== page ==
Relationships among energy consumption, pollution emission, and economic growth in Nepal
Umesh Bastola () and
Energy, 2015, vol. 80, issue C, 254-262
Solving the existing energy crisis, alleviating poverty, and mitigating the potential impacts of climate change have garnered significant attention of policy makers in Nepal. In this context, this paper examines the causal relationships among energy consumption, pollution emission, and economic growth for Nepal employing time series econometric methodology. Both Johansen cointegration and ARDL (Autoregressive Distributed Lag) bounds tests suggest presence of two cointegrating vectors, one when energy consumption and the other when carbon emissions are used as dependent variables. The Granger causality tests suggest presence of long-run bidirectional causality running from energy consumption to carbon emission and vice-versa and a unidirectional causality running from economic growth to both carbon emissions and energy consumption. These findings imply that policies that boost energy consumption may not spur economic growth, rather are more likely to exert adverse effects on the environment. On the other hand, energy conservation and carbon emission reduction policies would not impede the long-run economic growth. Policies that focus on alternative energy may be an approach in favor of mitigating climate change impacts while protecting environmental health and without a cost to the country's long-run economic growth.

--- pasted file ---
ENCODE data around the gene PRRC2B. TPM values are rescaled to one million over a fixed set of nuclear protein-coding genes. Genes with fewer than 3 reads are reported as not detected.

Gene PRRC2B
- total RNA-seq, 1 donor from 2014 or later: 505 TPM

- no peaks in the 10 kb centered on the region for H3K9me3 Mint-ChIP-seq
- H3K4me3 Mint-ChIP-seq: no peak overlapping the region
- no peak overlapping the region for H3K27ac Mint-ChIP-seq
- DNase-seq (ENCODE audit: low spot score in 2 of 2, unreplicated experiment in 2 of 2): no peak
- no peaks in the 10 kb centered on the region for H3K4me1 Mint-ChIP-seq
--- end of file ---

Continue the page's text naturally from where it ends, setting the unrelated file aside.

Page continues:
Keywords: Energy consumption; CO2 emissions; Cointegration; Causality; Nepal (search for similar items in EconPapers)
References: View references in EconPapers View complete reference list from CitEc
Citations: View citations in EconPapers (25) Track citations by RSS feed
Downloads: (external link)
Full text for ScienceDirect subscribers only
This item may be available elsewhere in EconPapers: Search for items with the same title.
Export reference: BibTeX
RIS (EndNote, ProCite, RefMan)
Persistent link: https://EconPapers.repec.org/RePEc:eee:energy:v:80:y:2015:i:c:p:254-262
Access Statistics for this article
Energy is currently edited by Henrik Lund and Mark J. Kaiser
More articles in Energy from Elsevier
Bibliographic data for series maintained by Nithya Sathishkumar ().